Our journey through college is over.  Those four long years of writing papers, cramping our hands during long exams, and endless nights of studying is a distant thought.  We are here looking back at the memories, both good and bad, and how much we all changed.  Sometimes, we think that a "change" can be a bad thing.  A bad "change" throws us off to a different path that we are not ready for or something that we just cannot adapt to and further better ourselves.  Fortunately, this type of change doesn't match the one we all have undergone at the University of Massachusetts Lowell.  We all have changed in a way that our dreams are a reality and our future becomes brighter like the sun illuminating the clear blue sky or like the moon shining among the twinkling stars of the velvet night. 


Abbey Denaro, who is one of the most amazing people I have ever met, gave everyone at graduation the perfect metaphor for our journey through college and life; our journey is like the Merrimack River, which cuts through the heart of UMass Lowell.

Here is part of her speech that explains the metaphor:

"In reflecting upon my years at UMass Lowell, I realize that the Merrimack River is a principle symbol and life-force of the University. It is deep, wide, and clear; it is powerful, enduring, and brilliant. But further down the river you can see the strong rapids with trees and rocks in its way, interfering with its path. The Merrimack continues on this journey, from calm and unobstructed to occluded and strained, until it reaches its final destination into the open and free Atlantic.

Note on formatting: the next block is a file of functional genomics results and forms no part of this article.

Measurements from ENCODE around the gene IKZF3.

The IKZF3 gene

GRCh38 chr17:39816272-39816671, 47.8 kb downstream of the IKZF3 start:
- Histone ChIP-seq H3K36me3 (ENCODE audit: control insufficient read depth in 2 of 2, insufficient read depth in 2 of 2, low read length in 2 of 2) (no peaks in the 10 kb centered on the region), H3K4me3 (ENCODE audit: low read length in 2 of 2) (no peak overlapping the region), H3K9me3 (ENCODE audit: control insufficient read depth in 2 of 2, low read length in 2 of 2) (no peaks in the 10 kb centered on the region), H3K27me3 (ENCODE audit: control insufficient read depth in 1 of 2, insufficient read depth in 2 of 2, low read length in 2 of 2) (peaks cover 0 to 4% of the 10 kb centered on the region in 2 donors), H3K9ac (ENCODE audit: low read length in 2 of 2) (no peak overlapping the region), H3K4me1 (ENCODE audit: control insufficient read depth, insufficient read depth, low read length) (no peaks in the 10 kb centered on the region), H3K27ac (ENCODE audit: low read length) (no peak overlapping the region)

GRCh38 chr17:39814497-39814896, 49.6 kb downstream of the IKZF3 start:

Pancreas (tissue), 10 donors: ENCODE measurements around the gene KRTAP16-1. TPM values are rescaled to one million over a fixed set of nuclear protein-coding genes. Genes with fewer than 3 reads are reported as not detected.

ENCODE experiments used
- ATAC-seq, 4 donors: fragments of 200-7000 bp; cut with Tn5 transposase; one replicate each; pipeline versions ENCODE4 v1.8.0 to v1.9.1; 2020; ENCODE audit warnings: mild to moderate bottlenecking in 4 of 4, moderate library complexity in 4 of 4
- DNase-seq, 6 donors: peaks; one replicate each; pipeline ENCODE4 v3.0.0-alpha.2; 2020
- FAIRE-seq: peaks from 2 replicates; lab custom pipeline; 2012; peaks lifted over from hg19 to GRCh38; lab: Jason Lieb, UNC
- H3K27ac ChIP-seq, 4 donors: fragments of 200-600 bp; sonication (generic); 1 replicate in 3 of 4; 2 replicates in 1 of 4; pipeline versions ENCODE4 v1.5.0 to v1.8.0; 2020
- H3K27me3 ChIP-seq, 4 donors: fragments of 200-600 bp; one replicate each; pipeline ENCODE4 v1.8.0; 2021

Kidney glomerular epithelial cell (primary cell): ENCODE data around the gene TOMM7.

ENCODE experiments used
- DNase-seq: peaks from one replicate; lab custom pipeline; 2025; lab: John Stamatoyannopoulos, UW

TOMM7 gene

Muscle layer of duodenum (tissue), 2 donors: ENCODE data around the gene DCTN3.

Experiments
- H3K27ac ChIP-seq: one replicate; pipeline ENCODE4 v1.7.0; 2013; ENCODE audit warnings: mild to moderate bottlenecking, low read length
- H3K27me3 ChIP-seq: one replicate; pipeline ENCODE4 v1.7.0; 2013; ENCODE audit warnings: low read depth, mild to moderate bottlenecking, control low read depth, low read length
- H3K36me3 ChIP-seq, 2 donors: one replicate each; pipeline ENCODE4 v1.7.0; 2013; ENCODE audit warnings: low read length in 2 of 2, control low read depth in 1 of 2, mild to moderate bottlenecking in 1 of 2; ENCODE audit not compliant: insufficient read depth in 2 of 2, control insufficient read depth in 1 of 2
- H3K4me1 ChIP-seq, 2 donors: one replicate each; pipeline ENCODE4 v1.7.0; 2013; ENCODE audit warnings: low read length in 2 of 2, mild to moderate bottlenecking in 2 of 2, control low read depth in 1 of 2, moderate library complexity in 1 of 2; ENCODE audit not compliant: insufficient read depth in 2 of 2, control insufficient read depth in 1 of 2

We have all been making our way through that river our whole lives, and now is the time that we get to go full steam ahead to the open expanse of the sea. There is no doubt that there will be rough waters along the way, but they are there to strengthen us, just as the waterfalls strengthen the Merrimackís power and beauty. UMass Lowell has provided us with the skills to create our own unique means to successfully navigate to the ocean of opportunity... If we all use the skills that we have been developing here at UMass Lowell, and if we continue to be motivated in the manner that got us here today, then no obstacle will ever block of prevent the journey of our future.  We, as graduates of UMass Lowell, are forever bound to the Merrimack River..."

And you can't write anything better than that... Abbey wrote/spoke it beautifully.  The river is very relatable to our journey through college and life.  We all experienced its turbulent obstacles when the flowing water hits the rocky section of the river, and the calmness and beauty of success when the river passes along.  Our life can be chaotic, unpredictable, and fearful, but with our newly learned knowledge and skills that was passed on through generations of Riverhawks, we become the navigators and forgers of the future.  We can direct ourselves over and through these obstacles to reach our goals and dreams of success and happiness.